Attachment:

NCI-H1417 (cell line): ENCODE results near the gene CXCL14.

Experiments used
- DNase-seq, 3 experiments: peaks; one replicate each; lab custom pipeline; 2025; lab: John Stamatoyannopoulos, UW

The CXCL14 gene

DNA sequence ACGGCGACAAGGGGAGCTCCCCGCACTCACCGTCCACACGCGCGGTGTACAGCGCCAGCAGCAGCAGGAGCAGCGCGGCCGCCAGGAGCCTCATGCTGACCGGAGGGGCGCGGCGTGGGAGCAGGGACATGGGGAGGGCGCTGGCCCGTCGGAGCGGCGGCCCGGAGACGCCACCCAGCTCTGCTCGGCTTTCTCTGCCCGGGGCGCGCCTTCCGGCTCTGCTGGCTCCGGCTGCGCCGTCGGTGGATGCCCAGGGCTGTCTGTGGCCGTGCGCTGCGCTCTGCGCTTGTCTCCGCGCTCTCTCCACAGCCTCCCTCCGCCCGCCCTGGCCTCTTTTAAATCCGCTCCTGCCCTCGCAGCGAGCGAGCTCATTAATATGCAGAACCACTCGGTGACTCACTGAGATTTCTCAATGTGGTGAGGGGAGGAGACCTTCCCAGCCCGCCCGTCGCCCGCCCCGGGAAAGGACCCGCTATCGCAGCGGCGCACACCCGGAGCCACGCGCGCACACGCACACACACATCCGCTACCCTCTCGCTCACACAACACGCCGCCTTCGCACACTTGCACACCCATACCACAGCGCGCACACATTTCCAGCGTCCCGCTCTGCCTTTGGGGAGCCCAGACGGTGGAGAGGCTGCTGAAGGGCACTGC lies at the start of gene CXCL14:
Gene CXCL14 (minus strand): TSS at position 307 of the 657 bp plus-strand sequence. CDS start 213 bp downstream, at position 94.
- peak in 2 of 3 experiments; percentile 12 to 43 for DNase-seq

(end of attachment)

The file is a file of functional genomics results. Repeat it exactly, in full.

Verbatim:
NCI-H1417 (cell line): ENCODE results near the gene CXCL14.

Experiments used
- DNase-seq, 3 experiments: peaks; one replicate each; lab custom pipeline; 2025; lab: John Stamatoyannopoulos, UW

The CXCL14 gene

DNA sequence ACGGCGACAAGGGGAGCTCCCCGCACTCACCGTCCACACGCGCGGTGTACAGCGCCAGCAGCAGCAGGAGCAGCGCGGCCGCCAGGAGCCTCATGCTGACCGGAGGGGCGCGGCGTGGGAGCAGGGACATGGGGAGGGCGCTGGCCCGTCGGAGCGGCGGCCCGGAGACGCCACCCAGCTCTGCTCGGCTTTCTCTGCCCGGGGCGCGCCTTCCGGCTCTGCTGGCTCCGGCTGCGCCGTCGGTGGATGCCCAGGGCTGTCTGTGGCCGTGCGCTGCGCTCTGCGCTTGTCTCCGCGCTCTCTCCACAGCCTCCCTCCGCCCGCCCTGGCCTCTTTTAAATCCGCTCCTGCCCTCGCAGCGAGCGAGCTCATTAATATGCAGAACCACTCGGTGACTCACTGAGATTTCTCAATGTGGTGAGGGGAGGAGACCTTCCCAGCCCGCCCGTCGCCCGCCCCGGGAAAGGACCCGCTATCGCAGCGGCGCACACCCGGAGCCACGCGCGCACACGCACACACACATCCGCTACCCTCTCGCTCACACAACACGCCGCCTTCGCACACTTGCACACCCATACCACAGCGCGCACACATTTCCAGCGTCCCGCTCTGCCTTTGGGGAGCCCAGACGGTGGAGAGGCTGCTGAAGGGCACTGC lies at the start of gene CXCL14:
Gene CXCL14 (minus strand): TSS at position 307 of the 657 bp plus-strand sequence. CDS start 213 bp downstream, at position 94.
- peak in 2 of 3 experiments; percentile 12 to 43 for DNase-seq